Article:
Pass the Carrot Sticks
Sue Sylvester's war on tater tots may be leaving the television world and coming to a school near you. The Healthy, Hunger Free Kids Act of 2010 revised requirements for school lunches and the cafeteria of the future will look nothing like the pizza and fries haven you may remember from your middle school days.
The new guidelines call for schools to add more fruits, vegetables, whole grains, and low-fat milk to menus while limiting saturated fat, trans fats, and sodium. Processed food is out; home-grown food is in. The act will help create school gardens and promote farm-to-table eating. Students will have more access to something as basic as clean drinking water and soda-stocked vending machines may become a thing of the past.
The federal government will increase its subsidies to school districts to help them fund the new meals, providing $4.5 billion in funding over the next 10 years. For the 32 million children who eat a school-provided lunch every day, having a strong nutritional foundation is at the basis of a healthy body and mind. Studies have shown a connection between good eating habits and academic performance. A CDC study showed students who engaged in unhealthy eating patterns were more likely to earn D's and F's than those who made healthier food choices.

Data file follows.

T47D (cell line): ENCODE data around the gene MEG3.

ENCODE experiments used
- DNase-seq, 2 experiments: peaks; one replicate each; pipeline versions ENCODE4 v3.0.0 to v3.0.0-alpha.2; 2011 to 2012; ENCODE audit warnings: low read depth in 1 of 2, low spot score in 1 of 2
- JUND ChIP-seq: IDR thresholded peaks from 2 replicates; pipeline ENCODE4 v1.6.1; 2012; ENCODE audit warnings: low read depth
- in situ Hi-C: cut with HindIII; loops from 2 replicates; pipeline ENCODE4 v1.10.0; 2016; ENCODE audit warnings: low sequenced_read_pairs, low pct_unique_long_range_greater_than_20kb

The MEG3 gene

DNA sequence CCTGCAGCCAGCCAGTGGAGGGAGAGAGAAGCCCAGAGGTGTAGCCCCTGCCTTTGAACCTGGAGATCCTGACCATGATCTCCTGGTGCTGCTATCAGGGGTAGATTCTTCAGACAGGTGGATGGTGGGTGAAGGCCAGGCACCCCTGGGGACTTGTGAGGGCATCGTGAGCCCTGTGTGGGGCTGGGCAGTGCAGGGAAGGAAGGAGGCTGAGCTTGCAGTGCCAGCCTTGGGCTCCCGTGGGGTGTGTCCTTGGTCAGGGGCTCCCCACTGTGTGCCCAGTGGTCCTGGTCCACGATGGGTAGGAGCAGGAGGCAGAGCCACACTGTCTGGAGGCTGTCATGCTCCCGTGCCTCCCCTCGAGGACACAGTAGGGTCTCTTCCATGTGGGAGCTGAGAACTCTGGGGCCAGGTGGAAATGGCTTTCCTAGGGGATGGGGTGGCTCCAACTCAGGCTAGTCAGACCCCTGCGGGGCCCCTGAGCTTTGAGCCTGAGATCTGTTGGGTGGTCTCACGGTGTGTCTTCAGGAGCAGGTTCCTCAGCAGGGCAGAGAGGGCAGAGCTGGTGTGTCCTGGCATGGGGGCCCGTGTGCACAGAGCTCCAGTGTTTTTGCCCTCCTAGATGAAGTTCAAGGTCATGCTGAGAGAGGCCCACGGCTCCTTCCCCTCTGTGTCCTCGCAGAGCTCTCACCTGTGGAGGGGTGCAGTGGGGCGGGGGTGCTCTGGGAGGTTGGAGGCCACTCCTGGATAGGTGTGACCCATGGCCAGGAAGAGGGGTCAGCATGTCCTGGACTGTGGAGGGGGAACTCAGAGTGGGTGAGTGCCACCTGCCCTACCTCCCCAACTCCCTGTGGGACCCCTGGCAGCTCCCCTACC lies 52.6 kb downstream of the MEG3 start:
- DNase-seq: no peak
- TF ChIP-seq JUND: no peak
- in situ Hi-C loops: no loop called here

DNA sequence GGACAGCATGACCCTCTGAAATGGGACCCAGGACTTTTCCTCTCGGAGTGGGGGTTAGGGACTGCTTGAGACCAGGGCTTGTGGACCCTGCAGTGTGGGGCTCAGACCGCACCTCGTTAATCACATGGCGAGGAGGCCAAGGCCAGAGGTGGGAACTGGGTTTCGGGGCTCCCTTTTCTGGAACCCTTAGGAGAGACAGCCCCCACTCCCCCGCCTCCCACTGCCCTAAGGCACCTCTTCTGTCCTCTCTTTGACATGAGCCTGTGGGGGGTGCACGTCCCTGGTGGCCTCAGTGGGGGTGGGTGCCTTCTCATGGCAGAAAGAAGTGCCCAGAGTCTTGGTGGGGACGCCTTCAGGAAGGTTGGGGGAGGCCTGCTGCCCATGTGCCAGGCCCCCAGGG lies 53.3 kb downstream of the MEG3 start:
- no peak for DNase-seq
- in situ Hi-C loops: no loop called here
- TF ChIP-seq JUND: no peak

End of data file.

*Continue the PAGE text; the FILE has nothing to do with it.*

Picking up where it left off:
What do you remember eating in your cafeteria? If you're a parent, what do your kids eat? Do you think these changes will trickle over into healthier eating patterns at home?